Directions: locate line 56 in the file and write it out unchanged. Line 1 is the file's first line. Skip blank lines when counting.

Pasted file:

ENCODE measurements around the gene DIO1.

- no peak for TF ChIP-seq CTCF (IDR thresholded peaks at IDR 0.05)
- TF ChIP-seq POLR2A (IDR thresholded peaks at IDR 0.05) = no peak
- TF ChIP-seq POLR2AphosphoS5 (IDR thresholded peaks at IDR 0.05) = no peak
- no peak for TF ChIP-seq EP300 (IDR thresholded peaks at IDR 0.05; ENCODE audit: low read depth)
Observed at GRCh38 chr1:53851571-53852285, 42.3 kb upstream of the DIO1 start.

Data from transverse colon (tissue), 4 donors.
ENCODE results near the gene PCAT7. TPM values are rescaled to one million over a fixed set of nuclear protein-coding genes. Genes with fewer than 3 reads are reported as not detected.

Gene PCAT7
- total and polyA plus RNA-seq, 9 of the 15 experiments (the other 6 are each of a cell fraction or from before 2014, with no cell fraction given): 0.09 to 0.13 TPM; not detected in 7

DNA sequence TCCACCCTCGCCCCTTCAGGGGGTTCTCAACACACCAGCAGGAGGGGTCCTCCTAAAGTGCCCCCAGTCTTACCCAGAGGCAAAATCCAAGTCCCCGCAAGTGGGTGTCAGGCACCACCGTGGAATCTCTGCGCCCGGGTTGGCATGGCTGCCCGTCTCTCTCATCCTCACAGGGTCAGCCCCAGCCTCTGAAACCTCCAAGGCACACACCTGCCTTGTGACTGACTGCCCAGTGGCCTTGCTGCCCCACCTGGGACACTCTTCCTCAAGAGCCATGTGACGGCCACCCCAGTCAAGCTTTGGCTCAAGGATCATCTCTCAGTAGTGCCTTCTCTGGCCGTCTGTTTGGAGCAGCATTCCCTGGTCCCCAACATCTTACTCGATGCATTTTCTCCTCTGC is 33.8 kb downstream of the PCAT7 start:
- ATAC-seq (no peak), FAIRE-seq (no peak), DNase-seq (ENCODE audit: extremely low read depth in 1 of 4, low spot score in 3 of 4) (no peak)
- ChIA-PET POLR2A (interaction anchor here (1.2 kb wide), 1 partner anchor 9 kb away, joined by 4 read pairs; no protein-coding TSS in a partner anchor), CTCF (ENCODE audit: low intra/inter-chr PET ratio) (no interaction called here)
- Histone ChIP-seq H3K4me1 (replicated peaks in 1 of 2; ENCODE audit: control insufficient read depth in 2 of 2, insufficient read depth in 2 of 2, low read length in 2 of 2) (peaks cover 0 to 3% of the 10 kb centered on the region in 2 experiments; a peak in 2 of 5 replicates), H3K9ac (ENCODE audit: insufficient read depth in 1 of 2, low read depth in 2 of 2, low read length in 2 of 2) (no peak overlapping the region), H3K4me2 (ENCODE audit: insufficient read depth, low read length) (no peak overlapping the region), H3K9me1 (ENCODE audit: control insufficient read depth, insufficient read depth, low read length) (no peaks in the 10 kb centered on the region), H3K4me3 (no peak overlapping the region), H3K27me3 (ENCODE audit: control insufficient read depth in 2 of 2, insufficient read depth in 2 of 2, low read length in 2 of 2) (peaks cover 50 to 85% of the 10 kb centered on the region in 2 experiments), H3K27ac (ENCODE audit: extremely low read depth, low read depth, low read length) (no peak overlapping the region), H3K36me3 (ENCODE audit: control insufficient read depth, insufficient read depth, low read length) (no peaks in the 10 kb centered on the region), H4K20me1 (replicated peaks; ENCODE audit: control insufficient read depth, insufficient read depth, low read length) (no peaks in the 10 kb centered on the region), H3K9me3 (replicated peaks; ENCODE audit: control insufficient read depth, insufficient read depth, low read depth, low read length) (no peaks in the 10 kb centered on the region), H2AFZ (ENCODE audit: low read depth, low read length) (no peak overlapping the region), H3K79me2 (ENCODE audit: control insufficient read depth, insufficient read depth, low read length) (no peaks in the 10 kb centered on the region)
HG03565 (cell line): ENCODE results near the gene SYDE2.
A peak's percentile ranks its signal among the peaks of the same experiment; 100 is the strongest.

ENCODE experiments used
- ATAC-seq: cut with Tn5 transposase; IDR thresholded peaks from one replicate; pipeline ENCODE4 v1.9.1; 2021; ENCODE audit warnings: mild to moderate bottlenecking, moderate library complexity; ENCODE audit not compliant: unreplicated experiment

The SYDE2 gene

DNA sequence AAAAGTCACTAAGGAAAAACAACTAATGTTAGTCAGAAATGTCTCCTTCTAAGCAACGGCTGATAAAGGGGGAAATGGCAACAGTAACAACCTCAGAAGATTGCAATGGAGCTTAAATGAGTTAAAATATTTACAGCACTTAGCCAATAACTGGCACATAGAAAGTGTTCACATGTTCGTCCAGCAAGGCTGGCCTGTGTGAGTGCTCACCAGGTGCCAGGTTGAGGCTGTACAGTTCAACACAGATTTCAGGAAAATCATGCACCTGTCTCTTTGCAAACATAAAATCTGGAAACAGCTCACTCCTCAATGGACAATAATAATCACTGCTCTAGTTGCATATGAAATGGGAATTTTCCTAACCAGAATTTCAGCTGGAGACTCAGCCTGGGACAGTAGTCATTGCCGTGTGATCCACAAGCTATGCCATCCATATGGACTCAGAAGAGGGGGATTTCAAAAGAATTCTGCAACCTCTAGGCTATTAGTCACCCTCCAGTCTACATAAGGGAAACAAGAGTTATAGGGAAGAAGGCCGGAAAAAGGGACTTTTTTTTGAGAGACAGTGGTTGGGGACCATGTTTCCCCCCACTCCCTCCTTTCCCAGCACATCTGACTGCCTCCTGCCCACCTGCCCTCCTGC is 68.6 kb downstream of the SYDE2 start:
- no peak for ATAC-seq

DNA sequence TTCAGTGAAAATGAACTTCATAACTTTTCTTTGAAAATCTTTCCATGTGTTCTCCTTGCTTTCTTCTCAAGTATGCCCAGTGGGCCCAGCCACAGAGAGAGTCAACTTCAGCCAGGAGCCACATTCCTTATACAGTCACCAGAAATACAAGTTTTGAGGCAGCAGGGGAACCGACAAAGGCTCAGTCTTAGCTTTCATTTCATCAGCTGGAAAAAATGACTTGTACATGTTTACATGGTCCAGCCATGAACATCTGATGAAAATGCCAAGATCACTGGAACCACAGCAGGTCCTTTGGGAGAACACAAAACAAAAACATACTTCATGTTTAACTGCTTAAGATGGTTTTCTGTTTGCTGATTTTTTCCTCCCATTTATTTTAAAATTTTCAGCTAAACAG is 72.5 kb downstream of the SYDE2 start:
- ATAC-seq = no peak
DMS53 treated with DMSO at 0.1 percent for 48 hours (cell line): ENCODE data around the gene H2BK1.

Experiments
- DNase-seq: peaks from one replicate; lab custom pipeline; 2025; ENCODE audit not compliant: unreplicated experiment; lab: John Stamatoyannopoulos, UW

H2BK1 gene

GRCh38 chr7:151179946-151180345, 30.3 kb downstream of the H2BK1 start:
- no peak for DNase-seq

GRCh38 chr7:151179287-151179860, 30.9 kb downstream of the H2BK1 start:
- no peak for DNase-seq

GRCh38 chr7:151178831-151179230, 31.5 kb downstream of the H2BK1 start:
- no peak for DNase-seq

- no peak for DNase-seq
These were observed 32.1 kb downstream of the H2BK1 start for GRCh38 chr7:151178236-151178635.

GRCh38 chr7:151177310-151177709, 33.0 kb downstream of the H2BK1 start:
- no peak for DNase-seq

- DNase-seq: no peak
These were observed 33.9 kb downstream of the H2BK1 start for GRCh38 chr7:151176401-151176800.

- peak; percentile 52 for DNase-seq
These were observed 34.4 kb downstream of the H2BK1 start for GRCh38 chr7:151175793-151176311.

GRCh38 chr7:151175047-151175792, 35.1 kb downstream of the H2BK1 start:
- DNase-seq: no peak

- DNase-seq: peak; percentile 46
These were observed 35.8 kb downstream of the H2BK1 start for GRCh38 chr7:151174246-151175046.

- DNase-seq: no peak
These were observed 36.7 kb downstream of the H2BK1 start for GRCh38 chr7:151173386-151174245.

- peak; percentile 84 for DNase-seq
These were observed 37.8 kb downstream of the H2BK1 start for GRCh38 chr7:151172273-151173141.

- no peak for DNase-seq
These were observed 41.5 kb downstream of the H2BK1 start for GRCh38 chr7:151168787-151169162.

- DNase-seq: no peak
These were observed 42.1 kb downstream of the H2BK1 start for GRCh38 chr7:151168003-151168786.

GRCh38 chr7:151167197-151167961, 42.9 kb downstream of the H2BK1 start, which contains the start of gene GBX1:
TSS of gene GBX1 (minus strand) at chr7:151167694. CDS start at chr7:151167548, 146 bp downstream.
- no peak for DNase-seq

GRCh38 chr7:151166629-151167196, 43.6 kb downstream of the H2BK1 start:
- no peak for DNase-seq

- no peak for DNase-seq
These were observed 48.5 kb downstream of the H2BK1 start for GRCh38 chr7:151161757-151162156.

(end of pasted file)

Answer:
- no peak for DNase-seq